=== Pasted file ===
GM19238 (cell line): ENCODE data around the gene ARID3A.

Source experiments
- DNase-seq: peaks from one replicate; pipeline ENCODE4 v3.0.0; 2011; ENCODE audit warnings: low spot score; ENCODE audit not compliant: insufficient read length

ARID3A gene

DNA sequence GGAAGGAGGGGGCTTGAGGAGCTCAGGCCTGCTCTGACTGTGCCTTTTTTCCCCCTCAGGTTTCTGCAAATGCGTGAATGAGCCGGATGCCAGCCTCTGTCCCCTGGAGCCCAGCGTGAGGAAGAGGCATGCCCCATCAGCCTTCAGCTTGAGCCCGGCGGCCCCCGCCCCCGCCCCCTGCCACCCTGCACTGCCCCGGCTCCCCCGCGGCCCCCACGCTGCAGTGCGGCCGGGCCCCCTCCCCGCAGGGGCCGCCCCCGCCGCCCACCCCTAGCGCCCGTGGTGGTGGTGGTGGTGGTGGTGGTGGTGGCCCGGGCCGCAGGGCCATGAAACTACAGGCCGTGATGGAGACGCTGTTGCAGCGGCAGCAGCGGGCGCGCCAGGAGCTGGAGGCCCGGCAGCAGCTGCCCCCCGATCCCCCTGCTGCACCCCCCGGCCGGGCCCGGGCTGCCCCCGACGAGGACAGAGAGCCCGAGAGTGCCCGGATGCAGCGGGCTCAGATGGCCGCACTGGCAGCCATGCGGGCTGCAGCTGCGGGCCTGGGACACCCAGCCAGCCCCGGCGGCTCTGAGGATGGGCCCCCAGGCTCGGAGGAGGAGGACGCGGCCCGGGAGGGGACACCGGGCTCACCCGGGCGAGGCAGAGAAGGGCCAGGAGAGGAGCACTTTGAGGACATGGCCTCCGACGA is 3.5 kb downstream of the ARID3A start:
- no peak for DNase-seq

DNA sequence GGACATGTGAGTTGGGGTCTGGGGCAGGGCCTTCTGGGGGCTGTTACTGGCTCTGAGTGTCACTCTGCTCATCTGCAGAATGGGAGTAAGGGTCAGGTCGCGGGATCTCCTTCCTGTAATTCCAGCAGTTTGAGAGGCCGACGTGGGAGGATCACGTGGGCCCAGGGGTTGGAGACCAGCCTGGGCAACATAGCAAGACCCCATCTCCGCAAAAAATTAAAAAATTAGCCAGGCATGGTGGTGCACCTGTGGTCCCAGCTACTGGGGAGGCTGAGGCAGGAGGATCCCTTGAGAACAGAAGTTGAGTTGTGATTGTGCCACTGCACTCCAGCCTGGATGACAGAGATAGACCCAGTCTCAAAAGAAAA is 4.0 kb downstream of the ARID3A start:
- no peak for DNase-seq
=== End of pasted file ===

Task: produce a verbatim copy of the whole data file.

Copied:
GM19238 (cell line): ENCODE data around the gene ARID3A.

Source experiments
- DNase-seq: peaks from one replicate; pipeline ENCODE4 v3.0.0; 2011; ENCODE audit warnings: low spot score; ENCODE audit not compliant: insufficient read length

ARID3A gene

DNA sequence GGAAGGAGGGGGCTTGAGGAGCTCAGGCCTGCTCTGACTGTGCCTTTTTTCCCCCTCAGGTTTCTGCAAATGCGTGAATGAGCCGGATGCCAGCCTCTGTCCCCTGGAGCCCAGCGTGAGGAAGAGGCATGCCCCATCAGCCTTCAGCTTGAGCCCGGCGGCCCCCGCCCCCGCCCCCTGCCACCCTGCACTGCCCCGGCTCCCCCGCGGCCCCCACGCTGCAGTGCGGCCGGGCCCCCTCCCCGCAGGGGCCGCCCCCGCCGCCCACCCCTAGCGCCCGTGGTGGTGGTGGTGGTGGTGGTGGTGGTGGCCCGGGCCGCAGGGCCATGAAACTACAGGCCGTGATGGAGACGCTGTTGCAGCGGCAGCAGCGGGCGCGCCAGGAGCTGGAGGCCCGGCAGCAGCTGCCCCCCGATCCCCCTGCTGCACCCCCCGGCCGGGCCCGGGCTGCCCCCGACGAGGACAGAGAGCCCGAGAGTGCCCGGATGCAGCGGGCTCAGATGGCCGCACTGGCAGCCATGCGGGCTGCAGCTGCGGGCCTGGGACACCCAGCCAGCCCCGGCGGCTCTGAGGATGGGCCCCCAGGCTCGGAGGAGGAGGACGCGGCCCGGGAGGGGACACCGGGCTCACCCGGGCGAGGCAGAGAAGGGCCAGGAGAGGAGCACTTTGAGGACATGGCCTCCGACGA is 3.5 kb downstream of the ARID3A start:
- no peak for DNase-seq

DNA sequence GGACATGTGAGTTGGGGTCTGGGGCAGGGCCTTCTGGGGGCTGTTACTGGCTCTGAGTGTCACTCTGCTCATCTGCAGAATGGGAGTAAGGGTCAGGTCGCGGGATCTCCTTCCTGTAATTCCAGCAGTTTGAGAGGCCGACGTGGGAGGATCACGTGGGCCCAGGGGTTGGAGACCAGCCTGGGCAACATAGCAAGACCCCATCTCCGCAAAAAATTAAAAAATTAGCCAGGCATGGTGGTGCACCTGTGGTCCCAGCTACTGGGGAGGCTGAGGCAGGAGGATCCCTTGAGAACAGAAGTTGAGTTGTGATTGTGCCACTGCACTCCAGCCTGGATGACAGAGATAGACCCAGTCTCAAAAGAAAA is 4.0 kb downstream of the ARID3A start:
- no peak for DNase-seq